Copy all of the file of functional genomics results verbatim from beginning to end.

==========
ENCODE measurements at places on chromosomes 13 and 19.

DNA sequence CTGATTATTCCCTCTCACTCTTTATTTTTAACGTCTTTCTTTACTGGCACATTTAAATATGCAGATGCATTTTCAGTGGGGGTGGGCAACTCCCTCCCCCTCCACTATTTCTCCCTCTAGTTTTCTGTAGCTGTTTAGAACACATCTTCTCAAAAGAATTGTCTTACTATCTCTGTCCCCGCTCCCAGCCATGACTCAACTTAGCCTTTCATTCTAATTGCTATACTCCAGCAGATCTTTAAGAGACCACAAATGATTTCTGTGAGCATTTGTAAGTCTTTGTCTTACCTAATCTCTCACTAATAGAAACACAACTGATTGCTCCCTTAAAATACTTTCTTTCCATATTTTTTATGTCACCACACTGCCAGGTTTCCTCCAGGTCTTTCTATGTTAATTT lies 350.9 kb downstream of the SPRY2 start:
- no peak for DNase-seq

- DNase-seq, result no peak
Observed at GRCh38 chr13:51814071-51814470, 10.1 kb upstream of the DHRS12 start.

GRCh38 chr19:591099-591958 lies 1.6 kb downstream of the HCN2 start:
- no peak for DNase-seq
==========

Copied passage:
ENCODE measurements at places on chromosomes 13 and 19.

DNA sequence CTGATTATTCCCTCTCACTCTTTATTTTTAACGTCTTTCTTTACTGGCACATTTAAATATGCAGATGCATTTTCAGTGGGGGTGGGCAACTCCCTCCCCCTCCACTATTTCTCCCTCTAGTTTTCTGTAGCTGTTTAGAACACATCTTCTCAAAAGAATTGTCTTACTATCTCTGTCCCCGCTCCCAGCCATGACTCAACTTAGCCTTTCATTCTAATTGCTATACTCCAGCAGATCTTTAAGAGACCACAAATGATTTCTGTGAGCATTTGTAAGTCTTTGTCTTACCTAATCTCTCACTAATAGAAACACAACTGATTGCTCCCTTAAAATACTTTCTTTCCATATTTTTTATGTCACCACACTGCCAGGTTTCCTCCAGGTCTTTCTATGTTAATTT lies 350.9 kb downstream of the SPRY2 start:
- no peak for DNase-seq

- DNase-seq, result no peak
Observed at GRCh38 chr13:51814071-51814470, 10.1 kb upstream of the DHRS12 start.

GRCh38 chr19:591099-591958 lies 1.6 kb downstream of the HCN2 start:
- no peak for DNase-seq